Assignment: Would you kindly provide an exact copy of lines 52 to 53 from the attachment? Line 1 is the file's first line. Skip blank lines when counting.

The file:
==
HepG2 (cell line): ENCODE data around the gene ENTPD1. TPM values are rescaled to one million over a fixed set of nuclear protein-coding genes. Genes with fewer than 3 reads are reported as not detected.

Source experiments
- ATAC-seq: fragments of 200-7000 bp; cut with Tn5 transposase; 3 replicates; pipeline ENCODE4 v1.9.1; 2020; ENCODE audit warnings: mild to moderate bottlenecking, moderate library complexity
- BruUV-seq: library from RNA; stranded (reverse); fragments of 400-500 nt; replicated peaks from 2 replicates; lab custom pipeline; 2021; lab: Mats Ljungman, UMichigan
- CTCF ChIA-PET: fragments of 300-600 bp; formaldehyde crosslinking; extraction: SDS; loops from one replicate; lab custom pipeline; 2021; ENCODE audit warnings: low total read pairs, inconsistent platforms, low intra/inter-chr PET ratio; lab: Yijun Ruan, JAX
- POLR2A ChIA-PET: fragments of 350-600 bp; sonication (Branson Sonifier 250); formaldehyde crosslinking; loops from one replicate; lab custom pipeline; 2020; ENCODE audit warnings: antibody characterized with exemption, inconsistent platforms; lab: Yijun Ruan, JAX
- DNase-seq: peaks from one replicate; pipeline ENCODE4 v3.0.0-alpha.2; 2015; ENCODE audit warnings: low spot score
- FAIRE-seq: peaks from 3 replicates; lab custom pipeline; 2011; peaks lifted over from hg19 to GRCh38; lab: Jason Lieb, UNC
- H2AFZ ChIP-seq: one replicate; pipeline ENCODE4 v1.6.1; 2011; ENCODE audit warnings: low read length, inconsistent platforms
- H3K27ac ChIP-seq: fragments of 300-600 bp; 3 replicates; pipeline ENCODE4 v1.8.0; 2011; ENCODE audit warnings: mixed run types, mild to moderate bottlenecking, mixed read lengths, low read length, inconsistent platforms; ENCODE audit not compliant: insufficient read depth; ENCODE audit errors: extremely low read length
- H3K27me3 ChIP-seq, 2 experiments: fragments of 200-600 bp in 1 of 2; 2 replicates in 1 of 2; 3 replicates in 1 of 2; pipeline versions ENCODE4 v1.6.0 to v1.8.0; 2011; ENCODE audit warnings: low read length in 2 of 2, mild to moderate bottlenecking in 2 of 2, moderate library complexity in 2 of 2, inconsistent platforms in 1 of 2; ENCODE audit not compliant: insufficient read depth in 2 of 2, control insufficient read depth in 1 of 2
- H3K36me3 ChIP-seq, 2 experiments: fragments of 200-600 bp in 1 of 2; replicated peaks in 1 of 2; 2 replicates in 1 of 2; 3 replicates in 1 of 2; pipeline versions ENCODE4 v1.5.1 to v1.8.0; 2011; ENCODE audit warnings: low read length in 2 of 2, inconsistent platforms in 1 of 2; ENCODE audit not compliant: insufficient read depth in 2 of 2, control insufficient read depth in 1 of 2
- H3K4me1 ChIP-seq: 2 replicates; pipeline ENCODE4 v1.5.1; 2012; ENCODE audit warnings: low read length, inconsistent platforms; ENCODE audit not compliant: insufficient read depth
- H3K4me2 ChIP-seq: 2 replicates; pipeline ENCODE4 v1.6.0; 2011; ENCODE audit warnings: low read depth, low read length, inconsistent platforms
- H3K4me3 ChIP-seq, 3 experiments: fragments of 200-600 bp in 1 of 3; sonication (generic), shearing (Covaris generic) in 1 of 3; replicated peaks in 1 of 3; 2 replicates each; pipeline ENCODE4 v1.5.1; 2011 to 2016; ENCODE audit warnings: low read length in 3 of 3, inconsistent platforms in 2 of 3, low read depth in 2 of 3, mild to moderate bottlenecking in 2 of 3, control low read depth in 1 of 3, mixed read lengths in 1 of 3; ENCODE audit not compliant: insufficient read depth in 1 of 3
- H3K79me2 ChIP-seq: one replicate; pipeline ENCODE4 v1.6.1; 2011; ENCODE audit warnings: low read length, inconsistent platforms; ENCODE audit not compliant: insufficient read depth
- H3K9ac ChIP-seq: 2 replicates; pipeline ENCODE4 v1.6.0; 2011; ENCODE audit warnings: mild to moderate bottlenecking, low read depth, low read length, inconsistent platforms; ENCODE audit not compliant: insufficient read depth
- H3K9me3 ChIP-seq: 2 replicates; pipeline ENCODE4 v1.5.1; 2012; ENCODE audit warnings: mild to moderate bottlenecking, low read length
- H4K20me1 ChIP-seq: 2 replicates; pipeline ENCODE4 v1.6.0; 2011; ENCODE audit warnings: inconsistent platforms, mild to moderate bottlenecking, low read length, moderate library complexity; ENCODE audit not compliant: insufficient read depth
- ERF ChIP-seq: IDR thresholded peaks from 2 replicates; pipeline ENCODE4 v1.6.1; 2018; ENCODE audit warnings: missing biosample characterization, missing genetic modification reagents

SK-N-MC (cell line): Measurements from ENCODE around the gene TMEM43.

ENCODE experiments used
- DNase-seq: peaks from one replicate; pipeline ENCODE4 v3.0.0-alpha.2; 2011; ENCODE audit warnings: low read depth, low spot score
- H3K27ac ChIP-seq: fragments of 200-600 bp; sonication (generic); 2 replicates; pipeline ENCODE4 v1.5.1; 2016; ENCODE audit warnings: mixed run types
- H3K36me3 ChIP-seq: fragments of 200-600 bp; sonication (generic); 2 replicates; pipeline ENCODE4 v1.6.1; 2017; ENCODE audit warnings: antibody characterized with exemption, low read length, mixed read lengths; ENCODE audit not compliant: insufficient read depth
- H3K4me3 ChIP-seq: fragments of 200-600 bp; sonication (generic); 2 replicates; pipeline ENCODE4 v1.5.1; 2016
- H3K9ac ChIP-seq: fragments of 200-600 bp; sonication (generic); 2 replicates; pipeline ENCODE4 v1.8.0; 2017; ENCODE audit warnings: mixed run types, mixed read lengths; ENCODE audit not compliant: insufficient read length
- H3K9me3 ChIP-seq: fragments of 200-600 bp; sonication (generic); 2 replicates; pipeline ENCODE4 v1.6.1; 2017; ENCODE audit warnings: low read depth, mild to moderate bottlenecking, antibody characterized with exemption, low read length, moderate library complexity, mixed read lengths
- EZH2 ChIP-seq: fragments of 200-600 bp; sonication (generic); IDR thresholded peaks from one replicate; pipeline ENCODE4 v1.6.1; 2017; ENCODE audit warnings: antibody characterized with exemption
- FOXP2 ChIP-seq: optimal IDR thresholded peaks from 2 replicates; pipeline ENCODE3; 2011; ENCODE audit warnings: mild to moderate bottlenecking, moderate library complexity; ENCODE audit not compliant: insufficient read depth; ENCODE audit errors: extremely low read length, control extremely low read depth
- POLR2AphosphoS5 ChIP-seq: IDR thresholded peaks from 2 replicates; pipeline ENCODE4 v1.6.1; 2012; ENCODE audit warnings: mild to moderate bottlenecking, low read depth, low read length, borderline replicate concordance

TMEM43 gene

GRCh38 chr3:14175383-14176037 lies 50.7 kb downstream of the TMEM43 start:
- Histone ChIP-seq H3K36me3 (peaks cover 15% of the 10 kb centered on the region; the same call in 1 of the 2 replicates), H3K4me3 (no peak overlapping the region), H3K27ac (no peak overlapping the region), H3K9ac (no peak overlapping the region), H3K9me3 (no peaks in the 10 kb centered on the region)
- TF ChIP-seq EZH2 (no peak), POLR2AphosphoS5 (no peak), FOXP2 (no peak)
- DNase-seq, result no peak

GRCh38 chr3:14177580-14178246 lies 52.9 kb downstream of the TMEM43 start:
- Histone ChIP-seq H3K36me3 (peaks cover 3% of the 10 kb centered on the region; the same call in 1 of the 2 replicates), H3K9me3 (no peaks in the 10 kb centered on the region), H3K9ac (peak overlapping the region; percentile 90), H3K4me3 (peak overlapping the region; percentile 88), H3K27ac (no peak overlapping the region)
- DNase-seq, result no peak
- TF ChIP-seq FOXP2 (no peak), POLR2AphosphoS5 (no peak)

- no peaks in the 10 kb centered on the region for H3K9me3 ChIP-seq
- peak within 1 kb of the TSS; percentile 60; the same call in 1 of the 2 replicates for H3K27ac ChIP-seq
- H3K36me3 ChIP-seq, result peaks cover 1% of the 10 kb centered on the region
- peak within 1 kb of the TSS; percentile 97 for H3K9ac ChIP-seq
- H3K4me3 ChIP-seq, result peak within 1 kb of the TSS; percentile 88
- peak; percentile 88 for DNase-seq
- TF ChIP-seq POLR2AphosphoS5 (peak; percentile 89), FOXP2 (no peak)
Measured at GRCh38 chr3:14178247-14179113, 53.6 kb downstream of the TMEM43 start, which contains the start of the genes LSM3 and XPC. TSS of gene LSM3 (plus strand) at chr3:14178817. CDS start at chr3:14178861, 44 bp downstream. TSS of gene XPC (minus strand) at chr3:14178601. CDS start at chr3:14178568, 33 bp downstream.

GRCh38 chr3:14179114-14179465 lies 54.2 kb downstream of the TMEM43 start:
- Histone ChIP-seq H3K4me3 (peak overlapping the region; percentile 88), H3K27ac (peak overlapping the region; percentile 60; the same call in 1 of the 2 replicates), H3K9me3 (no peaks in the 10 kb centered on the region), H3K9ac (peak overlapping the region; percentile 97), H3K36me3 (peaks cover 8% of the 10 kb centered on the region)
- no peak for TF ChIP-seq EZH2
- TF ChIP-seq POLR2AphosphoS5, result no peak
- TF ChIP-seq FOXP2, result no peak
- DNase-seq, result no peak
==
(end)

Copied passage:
- TF ChIP-seq POLR2AphosphoS5, result no peak
- TF ChIP-seq FOXP2, result no peak